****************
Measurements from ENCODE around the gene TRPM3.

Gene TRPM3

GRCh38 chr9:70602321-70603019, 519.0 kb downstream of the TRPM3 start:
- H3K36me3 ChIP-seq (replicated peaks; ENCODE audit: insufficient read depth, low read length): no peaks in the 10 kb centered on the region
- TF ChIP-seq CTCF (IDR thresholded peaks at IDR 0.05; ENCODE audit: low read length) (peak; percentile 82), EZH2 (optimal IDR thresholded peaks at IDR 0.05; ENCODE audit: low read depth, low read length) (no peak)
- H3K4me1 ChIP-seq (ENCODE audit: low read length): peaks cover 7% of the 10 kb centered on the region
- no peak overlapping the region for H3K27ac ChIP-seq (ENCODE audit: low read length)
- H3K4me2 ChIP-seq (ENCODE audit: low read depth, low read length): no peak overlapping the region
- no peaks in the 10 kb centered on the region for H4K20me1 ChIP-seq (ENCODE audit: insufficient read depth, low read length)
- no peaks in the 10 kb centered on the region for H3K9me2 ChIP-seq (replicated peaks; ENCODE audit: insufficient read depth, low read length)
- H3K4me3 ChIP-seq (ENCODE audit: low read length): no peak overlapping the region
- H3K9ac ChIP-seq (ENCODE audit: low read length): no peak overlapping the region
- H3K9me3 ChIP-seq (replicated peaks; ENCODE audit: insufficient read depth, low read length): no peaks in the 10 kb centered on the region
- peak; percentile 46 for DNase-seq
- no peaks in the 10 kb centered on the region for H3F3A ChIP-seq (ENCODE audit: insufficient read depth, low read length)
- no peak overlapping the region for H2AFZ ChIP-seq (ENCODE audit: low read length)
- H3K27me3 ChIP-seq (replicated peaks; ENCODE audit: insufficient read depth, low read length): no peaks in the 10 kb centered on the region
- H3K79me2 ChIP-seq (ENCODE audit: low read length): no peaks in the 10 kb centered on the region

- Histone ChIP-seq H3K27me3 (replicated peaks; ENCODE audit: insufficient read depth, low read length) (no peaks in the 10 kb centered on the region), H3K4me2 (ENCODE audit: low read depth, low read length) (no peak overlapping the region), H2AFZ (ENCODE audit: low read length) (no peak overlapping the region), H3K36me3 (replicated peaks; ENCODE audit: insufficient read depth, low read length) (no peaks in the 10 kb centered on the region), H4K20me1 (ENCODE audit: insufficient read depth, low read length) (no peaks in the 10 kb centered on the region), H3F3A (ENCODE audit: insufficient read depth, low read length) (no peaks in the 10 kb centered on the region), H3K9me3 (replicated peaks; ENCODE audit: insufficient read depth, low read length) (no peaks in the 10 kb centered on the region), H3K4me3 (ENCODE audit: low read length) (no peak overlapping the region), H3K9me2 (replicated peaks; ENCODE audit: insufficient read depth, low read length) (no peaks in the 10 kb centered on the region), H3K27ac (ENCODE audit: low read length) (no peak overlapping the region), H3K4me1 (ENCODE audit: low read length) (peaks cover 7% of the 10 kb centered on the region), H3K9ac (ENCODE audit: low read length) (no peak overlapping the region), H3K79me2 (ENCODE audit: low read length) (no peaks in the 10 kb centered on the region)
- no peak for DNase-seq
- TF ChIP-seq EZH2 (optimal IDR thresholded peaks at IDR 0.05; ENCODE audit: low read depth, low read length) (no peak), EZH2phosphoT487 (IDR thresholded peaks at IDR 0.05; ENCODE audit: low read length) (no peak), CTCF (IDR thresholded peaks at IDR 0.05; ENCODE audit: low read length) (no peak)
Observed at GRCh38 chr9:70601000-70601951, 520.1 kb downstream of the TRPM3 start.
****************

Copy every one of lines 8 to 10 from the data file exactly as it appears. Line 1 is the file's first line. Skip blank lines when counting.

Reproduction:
- H3K4me2 ChIP-seq (ENCODE audit: low read depth, low read length): no peak overlapping the region
- no peaks in the 10 kb centered on the region for H4K20me1 ChIP-seq (ENCODE audit: insufficient read depth, low read length)
- no peaks in the 10 kb centered on the region for H3K9me2 ChIP-seq (replicated peaks; ENCODE audit: insufficient read depth, low read length)